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US 10-Year Treasury Hits 4-Year High Above 2.9%

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US 10-Year Treasury Hits 4-Year High Above 2.9%

In the Mid of February, it is observed that the 10-year treasury yield clawed its way back to a new four-year high after an equity sell-off that it helped cause sent its rate back down. It was found that the yield on the benchmark 10-year Treasury note was slightly higher at 2.860 percent. On the other hand, the yield on the 30-year Treasury bond also ticked up to 3.146 percent. Bond yields move inversely to prices. On 19 February, the 10-year Treasury yield rose to 2.902, its highest level in more than four years as concerns over inflation continued. Believing the fact, the 30-year’s bond yield rose to its highest level since March 14, when the bond yielded as high as 3.215 percent. It is expected by the traders that Wednesday’s Consumer Price Index (CPI) for January will validate fears that inflation is ramping up.

CPI growth of 0.3 percent month over month and 1.9 percent spell over spell is expected by the investors. The current state of the bond market is not offering investors the safe option that they usually have when stock prices come down.

Whenever there is a usual rotation from bull to bear, it is preferred to go straight into government bonds. However, this is the problem. Experts believe that with the increasing interest rates because the economy is strong and inflation is picking up, government bonds have become not the safest asset class on the planet but toxic waste.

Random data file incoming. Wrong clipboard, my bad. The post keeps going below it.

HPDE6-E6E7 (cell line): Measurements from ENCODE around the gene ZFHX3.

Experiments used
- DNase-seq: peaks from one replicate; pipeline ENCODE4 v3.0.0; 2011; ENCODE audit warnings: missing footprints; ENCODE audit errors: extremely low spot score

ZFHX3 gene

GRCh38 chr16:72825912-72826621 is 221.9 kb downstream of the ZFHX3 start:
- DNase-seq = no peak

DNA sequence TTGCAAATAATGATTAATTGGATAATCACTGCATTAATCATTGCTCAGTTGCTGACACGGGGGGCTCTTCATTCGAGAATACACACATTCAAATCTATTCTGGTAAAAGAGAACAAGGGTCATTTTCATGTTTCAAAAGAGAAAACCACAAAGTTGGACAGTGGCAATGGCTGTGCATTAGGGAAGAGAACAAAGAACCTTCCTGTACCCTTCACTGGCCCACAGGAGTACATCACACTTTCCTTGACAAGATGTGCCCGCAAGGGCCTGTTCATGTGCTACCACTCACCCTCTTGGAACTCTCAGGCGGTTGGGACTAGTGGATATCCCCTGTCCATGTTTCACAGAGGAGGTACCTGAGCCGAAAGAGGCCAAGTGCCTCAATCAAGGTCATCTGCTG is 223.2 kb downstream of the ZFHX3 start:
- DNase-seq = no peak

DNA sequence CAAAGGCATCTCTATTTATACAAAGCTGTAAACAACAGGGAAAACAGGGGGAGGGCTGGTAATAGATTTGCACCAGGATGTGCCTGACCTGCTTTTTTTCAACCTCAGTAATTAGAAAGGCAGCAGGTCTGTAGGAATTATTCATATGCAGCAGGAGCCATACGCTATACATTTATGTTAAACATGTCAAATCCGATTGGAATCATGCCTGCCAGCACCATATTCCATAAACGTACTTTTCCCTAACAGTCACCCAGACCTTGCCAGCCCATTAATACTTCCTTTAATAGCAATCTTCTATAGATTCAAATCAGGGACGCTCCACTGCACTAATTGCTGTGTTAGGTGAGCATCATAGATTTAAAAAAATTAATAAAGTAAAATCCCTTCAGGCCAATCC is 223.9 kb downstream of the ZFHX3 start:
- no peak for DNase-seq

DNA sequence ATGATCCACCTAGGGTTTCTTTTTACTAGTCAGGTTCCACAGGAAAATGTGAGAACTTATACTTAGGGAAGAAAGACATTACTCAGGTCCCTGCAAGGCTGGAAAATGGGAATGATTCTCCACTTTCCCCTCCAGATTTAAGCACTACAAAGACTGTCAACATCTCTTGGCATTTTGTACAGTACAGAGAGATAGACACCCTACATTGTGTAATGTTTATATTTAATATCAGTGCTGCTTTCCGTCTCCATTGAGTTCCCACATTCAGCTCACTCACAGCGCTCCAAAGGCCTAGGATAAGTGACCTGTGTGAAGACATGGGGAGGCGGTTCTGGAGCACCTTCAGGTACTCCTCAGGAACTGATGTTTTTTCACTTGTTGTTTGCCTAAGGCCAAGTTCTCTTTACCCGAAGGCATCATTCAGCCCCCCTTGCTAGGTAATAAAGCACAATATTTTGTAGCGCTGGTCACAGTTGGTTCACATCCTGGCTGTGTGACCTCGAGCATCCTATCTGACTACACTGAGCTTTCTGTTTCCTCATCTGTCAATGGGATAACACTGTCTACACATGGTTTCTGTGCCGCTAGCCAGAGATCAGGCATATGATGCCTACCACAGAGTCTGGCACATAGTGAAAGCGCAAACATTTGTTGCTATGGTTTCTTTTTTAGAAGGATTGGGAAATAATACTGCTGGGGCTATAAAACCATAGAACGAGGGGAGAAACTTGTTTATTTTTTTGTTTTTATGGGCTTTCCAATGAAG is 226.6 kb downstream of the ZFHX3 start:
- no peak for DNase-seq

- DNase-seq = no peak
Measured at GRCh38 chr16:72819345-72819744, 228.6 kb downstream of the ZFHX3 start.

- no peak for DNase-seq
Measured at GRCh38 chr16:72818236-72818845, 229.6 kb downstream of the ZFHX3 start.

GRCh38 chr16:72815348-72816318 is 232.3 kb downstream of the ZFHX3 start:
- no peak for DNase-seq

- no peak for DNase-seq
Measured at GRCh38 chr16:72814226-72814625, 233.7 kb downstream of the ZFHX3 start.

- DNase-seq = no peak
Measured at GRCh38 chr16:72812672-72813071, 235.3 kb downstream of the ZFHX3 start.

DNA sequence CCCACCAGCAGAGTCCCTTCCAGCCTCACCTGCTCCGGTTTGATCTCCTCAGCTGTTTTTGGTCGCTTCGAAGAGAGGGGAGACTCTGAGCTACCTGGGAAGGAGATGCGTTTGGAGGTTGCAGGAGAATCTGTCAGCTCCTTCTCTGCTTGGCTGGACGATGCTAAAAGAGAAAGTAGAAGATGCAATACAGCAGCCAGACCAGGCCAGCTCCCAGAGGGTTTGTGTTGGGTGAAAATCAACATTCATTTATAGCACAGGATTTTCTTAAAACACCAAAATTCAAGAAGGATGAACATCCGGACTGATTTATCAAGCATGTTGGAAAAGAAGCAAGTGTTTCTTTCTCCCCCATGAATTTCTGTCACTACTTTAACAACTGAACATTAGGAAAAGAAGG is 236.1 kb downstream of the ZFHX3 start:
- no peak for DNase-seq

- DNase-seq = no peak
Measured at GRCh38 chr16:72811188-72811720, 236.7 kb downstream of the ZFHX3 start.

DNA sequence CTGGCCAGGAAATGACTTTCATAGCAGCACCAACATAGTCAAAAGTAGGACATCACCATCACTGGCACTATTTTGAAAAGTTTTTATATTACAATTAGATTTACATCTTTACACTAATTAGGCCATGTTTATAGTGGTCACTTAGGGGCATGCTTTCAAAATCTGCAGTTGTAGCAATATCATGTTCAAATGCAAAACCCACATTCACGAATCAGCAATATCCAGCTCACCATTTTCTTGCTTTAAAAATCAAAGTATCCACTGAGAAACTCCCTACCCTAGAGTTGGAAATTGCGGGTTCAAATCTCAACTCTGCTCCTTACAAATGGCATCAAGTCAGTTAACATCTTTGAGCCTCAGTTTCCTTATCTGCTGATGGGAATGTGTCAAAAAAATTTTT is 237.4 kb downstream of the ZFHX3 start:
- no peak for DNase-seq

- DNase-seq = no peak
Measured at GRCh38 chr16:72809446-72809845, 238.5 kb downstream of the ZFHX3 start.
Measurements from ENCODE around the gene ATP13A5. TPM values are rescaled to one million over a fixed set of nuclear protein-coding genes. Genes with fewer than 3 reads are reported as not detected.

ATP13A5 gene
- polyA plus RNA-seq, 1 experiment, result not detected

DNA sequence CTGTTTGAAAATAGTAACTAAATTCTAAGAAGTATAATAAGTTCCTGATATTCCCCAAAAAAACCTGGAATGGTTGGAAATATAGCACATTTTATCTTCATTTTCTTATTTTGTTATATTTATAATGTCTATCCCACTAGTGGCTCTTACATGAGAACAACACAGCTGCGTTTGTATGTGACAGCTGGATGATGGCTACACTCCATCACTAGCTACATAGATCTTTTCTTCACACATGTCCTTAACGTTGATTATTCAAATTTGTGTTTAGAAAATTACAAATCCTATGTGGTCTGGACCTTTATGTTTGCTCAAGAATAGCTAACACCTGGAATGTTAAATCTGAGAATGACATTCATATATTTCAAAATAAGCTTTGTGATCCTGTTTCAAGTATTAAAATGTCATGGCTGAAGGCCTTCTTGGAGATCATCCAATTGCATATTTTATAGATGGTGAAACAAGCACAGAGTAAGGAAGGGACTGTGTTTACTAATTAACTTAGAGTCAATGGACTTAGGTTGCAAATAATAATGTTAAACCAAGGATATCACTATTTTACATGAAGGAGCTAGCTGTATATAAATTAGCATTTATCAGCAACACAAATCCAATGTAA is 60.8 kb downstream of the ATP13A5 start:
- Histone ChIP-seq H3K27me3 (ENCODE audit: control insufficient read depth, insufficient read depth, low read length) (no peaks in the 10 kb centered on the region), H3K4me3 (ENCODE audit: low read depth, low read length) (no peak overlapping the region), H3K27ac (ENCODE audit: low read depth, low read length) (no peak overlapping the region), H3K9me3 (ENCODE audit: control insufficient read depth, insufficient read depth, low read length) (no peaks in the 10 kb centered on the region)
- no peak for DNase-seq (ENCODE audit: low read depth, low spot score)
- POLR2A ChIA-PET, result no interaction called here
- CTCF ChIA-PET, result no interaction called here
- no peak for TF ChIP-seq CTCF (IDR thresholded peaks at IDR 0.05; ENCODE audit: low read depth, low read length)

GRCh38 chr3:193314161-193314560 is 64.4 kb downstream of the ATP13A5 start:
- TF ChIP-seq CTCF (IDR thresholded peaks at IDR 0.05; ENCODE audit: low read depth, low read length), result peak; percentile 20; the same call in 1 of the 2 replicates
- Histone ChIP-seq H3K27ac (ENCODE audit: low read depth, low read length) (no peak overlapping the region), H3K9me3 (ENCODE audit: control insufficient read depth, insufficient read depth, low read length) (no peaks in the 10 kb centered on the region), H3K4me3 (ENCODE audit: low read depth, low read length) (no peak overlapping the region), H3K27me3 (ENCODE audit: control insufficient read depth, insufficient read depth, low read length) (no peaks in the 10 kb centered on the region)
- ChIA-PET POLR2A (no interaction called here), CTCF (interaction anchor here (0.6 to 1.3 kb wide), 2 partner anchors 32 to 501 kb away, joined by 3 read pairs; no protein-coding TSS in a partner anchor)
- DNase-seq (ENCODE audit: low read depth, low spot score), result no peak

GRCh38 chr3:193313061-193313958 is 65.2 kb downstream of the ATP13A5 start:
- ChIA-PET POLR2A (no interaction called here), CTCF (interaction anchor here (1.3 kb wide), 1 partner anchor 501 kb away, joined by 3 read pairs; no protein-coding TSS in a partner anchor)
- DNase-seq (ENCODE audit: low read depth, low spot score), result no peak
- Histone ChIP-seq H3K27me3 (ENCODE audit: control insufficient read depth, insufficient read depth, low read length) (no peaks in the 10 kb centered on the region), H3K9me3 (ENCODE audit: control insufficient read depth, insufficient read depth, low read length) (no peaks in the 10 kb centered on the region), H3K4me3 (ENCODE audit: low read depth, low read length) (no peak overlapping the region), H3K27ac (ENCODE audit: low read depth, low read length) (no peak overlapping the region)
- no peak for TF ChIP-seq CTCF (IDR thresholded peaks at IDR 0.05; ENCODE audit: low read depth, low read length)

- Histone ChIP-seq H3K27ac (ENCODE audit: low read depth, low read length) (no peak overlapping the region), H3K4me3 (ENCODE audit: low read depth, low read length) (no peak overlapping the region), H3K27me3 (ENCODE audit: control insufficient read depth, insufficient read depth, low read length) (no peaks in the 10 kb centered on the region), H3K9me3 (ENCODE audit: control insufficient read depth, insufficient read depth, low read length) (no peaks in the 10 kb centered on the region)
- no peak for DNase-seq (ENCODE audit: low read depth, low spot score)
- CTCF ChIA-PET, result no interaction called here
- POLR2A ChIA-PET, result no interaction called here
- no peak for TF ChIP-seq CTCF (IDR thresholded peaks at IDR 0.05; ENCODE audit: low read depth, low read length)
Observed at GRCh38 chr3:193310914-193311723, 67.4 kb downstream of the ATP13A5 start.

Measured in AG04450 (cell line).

Therefore, it is said that you are sort of trapped into equities even though you know they are not good value. On mid of February, the yield on the 10-year soared over 2.88 percent, clinching a 4-spell high and sparking a week of equity turmoil. Investors are worried that rising inflation could undermine the value of debt’s fixed payments. However, the equity traders headed for the exits as yields rose, encouraging bond purchasing and sending yields off their highs.

Some of the highlights are as below;

  • The 10-year Treasury yield rose above 2.9 percent by hitting a four-spell high. This was observed when the last week’s equity sell-off spurred bond purchases.
  • The 30-year bond yield rose to its highest level since March.
  • Traders are waiting for new consumer price data coming Wednesday.

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